Children’s Activity 10: Ride a Bike Through a Muddy Puddle
We’re sure many of you watched cyclist, Lizzie Armistead’s gripping performance in the Olympic road race this summer or the unbelievably hard mountain bike course at Hadleigh Farm or even the Men’s BMX final (terrifying!) and liked the look of the rough and tumble of cycling outdoors as opposed to the super-controlled environment of the velodrome. I certainly felt proud to see old school fellow, Sophie Pooley, give it her all in the road, time trial and did a certain amount of shouting support at the TV.
With the current inspiration and afterglow of the games it’s the perfect time to get your kids involved in new sports like cycling or even just incorporate some for fun at the weekend. If your kids like getting messy, then mountain biking might be for them!
First off, you’ll need an appropriate mountain bike and cycle helmet, so with Christmas coming up you could surprise them with this as their main present! They’re sturdier than road bikes, with better suspension, loads of gears and thick tyres with plenty of grip. In fact, they’re just built for getting stuck in to challenging terrain. Next, have a look at your local area and see what forests, dirt tracks or parks are around that are suitable to cycle on/in. To go all out, why not take your bikes on your next holiday and get out into the countryside. You may even be able to hire bikes from places you are visiting.
Mountain biking is about skill and dexterity, negotiating around rocks, dips and lumps in the ground rather than just speed but the bike should also be able to handle some puddles, so go ahead and charge through them. See how muddy you can get!
Children’s Activity 11: Make a Painting Using Your Hands and Feet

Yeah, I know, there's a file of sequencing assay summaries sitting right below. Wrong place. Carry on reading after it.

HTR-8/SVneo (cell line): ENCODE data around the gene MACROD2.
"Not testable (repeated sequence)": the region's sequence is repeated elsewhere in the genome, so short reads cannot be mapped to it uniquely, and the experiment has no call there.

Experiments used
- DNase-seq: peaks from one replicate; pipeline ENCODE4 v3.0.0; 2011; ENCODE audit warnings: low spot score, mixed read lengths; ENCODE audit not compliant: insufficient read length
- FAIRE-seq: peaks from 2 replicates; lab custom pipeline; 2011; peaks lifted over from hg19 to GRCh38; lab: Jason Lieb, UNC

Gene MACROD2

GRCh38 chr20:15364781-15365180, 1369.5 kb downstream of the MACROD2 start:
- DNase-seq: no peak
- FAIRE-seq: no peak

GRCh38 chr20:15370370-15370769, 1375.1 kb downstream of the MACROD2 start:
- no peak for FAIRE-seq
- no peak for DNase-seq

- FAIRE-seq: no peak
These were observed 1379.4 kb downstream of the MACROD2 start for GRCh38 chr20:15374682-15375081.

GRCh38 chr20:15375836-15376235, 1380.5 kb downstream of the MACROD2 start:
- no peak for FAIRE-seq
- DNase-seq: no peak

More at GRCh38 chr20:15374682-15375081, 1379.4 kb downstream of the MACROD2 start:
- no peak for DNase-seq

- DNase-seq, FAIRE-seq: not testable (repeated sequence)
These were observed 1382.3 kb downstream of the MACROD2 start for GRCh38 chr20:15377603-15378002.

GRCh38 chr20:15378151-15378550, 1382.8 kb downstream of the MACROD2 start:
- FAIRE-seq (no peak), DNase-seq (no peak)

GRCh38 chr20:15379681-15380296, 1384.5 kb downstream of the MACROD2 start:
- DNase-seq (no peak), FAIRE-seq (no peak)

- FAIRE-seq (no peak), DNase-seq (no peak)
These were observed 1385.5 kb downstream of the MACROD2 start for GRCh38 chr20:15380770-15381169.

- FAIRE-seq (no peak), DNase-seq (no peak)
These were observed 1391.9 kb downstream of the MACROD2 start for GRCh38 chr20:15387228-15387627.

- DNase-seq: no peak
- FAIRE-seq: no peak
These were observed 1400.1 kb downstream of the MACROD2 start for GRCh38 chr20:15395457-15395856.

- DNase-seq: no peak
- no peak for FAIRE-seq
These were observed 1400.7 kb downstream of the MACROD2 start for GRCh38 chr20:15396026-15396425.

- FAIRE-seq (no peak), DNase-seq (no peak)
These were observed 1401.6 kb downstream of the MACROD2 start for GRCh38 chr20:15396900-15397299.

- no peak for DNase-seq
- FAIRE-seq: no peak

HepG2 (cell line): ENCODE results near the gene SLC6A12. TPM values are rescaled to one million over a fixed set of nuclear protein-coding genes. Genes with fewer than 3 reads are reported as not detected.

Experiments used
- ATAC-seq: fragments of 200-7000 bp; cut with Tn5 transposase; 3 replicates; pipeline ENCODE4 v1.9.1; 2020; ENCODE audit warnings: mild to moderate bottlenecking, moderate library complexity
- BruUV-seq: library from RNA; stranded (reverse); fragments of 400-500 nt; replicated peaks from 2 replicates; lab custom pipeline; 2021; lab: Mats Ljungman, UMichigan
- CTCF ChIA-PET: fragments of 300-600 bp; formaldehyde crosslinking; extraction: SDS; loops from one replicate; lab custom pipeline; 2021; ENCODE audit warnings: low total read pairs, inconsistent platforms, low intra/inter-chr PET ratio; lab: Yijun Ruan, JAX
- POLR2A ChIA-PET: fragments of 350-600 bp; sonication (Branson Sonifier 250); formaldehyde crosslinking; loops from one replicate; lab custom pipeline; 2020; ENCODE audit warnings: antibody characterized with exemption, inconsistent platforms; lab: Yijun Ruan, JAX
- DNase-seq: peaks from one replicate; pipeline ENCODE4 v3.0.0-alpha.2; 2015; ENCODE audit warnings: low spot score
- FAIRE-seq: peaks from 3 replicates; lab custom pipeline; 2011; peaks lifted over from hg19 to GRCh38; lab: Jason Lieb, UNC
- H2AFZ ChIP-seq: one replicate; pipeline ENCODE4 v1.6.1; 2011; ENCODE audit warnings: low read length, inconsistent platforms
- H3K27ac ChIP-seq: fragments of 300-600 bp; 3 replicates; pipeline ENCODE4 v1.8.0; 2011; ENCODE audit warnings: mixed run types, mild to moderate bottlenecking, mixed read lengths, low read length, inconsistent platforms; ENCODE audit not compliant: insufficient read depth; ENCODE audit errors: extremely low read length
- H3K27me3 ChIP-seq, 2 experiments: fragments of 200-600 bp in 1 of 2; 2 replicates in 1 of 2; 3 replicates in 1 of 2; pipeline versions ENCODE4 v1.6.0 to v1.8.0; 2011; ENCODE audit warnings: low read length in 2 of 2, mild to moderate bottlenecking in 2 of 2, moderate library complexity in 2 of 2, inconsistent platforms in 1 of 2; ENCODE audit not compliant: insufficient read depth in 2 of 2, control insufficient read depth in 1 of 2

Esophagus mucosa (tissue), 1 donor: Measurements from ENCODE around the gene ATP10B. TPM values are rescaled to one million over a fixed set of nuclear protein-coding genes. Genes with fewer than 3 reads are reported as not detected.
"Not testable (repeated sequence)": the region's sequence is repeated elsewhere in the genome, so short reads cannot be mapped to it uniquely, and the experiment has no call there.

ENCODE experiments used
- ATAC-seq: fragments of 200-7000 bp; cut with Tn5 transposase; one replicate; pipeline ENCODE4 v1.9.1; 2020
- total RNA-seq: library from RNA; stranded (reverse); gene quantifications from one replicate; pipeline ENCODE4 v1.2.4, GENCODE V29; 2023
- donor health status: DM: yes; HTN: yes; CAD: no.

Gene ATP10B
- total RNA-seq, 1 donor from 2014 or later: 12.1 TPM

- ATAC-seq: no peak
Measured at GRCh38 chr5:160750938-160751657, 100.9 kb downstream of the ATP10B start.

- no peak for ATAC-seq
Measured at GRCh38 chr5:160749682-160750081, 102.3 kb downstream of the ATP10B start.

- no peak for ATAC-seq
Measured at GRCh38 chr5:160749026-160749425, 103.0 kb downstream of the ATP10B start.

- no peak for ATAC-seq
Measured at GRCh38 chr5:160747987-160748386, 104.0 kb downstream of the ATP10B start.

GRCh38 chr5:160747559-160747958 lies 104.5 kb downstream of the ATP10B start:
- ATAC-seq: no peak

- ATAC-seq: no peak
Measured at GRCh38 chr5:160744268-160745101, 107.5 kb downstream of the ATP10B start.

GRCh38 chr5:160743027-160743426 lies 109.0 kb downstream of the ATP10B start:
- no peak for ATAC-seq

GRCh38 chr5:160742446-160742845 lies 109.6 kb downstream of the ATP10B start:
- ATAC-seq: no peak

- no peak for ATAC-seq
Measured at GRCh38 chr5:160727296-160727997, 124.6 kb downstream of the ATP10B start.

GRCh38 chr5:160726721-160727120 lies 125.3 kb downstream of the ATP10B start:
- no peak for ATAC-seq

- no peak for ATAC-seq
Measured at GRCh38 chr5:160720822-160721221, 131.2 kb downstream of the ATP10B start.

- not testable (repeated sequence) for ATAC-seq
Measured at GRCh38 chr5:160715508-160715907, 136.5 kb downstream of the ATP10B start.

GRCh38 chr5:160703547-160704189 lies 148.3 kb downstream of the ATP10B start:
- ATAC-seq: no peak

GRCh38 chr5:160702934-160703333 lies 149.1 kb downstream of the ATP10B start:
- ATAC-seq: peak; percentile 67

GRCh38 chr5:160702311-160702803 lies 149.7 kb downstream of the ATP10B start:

Making hand and foot prints with your children using poster paint is not only great fun but also an artistic way to keep a record of how fast they’re growing up! You could do it each year and add the prints into a scrapbook. Alternatively, you can use the hand, thumb and footprints as the basis for a more elaborate picture.
Why not make some Halloween decorations or Christmas cards using these prints? Above are some of our favourite ideas to get you started. White footprints make a great starting point for creating some spooky ghosts! Just add black eyes and a mouth to the heel of the footprint!
This is a great way for you and your children to become familiar with birds in your area and learn more about nature. If you know about birds already you can pass on this knowledge unaided, but if you’re unsure yourself you could get a simple bird book and learn along with your children. The RSPB have “My First Book of Garden Birds” that you can buy for under £6.00 on Amazon. Not only is this great for doing some bird spotting in your back garden, it’s a great way of support one of the best bird charities around.
If you want to go further afield, have a look at local nature reserves or bird sanctuaries and take a walk together as a family to go bird spotting! You could even take some seeds down to feed the ducks where appropriate. The RSPB also have other books like the “Children’s Guide to Birdwatching” that might be more appropriate if you’re taking it further.
To get to your total of 5 bird species you could document them by taking photographs or by drawing them! Here are a list of common British birds for you to look out for to get you started:
3. Duck or Mallard
11. Blue Tit
Even in a city environment you should be able to see at least 5 of these! My favourite at the moment is the dove. Someone nearby must own some and let them out for exercise because a big flock of them fly round and round the house on a Wednesday morning. The wood pigeons join in with them and look like they’re having a great time!
Encourage birds into your back garden by setting up a bird feeder. In Winter them may particularly appreciate the fatty balls embedded with seeds that can be bought at your local garden centre!